Golden Bull of 1222
|This article needs additional citations for verification. (January 2010)|
The Golden Bull of 1222 was a golden bull, or edict, issued by King Andrew II of Hungary. King Andrew II was forced by his nobles to accept the Golden Bull (Aranybulla), which was one of first examples of constitutional limits being placed on the powers of a European monarch. The law established the rights of the Hungarian nobility, including the right to disobey the King when he acted contrary to law (jus resistendi). The nobles and the church were freed from all taxes and could not be forced to go to war outside of Hungary and were not obligated to finance it. This was also a historically important document because it set down the principles of equality for all of the nation's nobility. Seven copies of the edict were created, one for each of the following institutions: to the Pope, to the Knights Templar, to the Knights Hospitaller, to the Hungarian king itself, to the chapters of Esztergom and Kalocsa and to the palatine.
The charter's creation was influenced by the emergence of a nobility middle class, unusual in the nation's feudal system. As a regular gesture of generosity, King Andrew often donated property to particularly faithful servants, who thereafter gained new economic and class power. With the nation's class system and economic state changing, King Andrew found himself coerced into decreeing the Golden Bull of 1222 to calm the waters between hereditary nobles and the budding middle class nobility.
The Golden Bull is often compared to Magna Carta; the Bull was the first constitutional document of the nation of Hungary, while Magna Carta was the first constitutional charter of the nation of England. It may even have been inspired by Magna Carta, as its greatest supporters met with exiled Magna Carta leaders such as Robert Fitzwalter during the Fifth Crusade.
Main points of the Bull
- I. No nobleman may be arrested (in an unfair way), nor can he be oppressed by the desire of any higher power.
- II. The Noblemen are declared to be exempt from the payment of taxes, nor will money be collected from their treasures. Neither will their residences be occupied, nor their villages, and these may only be visited by those who have been invited. No taxes will be levied on the Church.
- III. If any nobleman dies without a male heir, his daughter will receive a quarter of his possessions; the remainder of his property shall be given to others, but if, as a result of their deaths, they cannot take possession of these properties, then these properties shall pass into the hands of their closest living relative; if this is not possible, then the King shall inherit them.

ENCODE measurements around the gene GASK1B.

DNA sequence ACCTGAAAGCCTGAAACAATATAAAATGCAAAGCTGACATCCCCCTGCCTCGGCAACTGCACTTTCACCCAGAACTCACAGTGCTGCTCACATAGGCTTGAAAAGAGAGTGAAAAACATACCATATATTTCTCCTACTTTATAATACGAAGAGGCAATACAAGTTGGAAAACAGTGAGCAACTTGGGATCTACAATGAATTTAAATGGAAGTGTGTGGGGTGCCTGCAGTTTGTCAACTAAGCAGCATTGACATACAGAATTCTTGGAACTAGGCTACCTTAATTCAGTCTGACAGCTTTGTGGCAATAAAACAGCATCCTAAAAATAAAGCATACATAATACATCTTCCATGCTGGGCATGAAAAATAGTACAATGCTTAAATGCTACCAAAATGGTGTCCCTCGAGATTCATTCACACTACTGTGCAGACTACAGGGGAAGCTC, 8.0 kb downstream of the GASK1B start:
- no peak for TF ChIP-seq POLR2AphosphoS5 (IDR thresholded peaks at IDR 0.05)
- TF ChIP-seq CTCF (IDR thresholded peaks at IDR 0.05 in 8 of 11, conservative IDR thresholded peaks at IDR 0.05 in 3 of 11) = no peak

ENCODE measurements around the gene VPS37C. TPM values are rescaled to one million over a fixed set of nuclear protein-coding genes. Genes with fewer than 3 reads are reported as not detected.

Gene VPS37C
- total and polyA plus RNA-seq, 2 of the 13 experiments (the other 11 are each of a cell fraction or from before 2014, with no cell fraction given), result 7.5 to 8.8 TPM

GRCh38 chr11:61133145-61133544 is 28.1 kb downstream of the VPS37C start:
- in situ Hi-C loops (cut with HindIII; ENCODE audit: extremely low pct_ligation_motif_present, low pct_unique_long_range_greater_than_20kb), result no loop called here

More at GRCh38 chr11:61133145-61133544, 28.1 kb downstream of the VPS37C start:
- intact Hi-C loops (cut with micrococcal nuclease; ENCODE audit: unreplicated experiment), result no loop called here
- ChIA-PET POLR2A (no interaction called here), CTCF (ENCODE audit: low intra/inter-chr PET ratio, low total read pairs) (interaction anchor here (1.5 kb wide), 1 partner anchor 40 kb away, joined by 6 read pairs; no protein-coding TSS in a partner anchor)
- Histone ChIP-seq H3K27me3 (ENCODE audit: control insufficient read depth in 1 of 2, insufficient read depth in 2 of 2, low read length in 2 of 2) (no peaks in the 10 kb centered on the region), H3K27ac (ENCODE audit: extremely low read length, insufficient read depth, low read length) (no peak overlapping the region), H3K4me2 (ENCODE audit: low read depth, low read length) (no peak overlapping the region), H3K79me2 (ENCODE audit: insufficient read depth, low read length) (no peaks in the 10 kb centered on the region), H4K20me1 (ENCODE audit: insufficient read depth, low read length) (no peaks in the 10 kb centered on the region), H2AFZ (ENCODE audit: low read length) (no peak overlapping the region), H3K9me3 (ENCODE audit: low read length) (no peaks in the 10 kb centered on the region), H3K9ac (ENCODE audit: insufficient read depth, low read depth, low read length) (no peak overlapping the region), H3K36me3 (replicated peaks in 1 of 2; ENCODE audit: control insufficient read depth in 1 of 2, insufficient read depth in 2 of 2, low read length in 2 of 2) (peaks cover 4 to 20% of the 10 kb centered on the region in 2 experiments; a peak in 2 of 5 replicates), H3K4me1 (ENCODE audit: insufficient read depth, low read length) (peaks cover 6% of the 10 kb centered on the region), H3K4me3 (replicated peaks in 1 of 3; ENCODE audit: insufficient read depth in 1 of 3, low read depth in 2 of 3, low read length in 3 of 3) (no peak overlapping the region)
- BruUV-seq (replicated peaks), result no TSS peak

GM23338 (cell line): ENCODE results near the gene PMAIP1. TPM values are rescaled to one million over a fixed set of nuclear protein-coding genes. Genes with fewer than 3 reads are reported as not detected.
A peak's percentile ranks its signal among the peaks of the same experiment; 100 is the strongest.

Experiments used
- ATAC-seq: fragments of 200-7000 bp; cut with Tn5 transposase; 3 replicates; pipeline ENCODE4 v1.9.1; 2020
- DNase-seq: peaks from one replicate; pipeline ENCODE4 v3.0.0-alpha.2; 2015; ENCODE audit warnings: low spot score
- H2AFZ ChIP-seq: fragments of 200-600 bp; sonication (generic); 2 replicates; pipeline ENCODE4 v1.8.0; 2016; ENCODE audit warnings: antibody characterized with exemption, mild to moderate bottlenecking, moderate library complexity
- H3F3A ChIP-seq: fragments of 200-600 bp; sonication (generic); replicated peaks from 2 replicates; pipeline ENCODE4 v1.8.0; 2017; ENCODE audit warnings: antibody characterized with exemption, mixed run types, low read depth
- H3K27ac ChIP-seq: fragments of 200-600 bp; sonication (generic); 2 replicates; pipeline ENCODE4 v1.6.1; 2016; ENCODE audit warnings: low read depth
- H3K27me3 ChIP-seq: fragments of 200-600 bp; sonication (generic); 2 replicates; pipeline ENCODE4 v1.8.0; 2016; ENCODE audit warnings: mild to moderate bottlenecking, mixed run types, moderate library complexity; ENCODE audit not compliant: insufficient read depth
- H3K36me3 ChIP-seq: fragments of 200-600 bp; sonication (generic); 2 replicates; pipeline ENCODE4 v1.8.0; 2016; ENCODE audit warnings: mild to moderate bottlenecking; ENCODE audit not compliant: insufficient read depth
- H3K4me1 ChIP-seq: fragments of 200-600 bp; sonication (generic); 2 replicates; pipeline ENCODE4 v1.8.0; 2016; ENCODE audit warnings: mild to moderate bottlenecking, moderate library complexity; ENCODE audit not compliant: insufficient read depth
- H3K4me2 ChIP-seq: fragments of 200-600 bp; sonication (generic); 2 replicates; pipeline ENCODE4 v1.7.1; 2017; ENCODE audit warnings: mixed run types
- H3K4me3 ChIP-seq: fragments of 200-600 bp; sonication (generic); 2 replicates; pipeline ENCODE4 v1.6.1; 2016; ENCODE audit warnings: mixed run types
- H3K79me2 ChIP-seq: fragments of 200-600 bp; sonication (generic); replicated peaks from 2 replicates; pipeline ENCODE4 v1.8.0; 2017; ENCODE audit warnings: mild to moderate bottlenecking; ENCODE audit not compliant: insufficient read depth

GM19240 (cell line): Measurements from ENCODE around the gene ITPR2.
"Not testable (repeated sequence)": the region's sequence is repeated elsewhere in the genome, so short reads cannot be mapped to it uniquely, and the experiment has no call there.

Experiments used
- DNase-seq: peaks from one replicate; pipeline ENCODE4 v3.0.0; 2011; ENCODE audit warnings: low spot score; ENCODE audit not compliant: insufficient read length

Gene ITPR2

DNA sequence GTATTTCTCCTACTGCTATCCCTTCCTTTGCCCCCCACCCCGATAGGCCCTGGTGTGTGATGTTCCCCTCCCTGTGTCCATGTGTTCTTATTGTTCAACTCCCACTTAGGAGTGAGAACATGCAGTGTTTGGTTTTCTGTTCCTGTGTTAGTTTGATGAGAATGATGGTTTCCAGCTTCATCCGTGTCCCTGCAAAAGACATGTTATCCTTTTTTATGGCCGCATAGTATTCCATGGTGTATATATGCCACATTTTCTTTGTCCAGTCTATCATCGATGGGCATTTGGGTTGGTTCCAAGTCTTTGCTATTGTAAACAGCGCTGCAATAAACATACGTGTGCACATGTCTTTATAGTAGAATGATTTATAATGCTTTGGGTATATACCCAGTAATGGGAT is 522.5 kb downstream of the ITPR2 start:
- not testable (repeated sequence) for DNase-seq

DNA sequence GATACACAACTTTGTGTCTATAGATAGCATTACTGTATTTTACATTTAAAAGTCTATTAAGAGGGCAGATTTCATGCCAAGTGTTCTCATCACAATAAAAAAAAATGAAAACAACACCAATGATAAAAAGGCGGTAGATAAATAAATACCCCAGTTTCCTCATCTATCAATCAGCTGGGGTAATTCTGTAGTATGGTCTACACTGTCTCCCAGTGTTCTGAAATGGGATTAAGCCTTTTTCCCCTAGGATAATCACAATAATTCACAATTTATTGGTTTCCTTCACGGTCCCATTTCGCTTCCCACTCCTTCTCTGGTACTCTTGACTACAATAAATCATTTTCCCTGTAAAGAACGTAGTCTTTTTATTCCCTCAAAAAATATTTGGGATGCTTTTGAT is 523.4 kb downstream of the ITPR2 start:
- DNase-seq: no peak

- IV. If the King wishes to send his armies outside of the Kingdom the Noblemen will not be under obligation to go with him, if the monarch doesn't pay them. However if an invading army enters in the Kingdom, all of them must serve to expel it.
- VII. The Hungarian Palatine may judge everyone in the Kingdom without any differentiation; but he cannot take try any nobleman without the King's approval.
- VIII. If foreigners arrive in the Kingdom, they must not receive honors and public positions without the Royal Council's approval.
- XI. Hungarian properties cannot be given to foreigners.
- XXVI. No title or public charge can be inherited.
- XVI. No-one, besides the Hungarian Palatine, the governors of Croatia and Slavonia, the King and the Queen Consort, can have more than one title or honor.
- XXIV. No Jew or Ismaelite can hold a public position (job). The Nobles of the Chamber, those working with monies, tax collectors and toll-keepers may only be Hungarian noblemen.
- XXX. In order for this document to be lawful, and put into use for the future, seven copies, each sealed with the Golden Seal, will be made of it. The first will be sent to the Pope, the second to the Knights of Saint John, the third to the Templar Knights, the fourth to the King, the fifth to the archbishop of Esztergom, the sixth to the Archbishop of Kalocsa and the seventh to the Hungarian Palatine, so that these writings won't be falsified or confused.
- Francis Fukuyama: What’s Wrong with Hungary?
- Kormos, 2005
- Molnar, 2001, pp. 32–33.
- Ronay, 1978, pp. 77–80
- Kormos, Laszlo (4 October 2005). "Hungary's Golden Bull of 1222". HUNSOR: Ungersk-Svenska Online Källor. Retrieved 7 January 2010.
- Molnar, Miklos (2001). A Concise History of Hungary. Cambridge University Press. ISBN 0-521-66142-0.
- Ronay, Gabriel (1978). The Tartar Khan's Englishman. London: Cassel. ISBN 1-84212-210-X.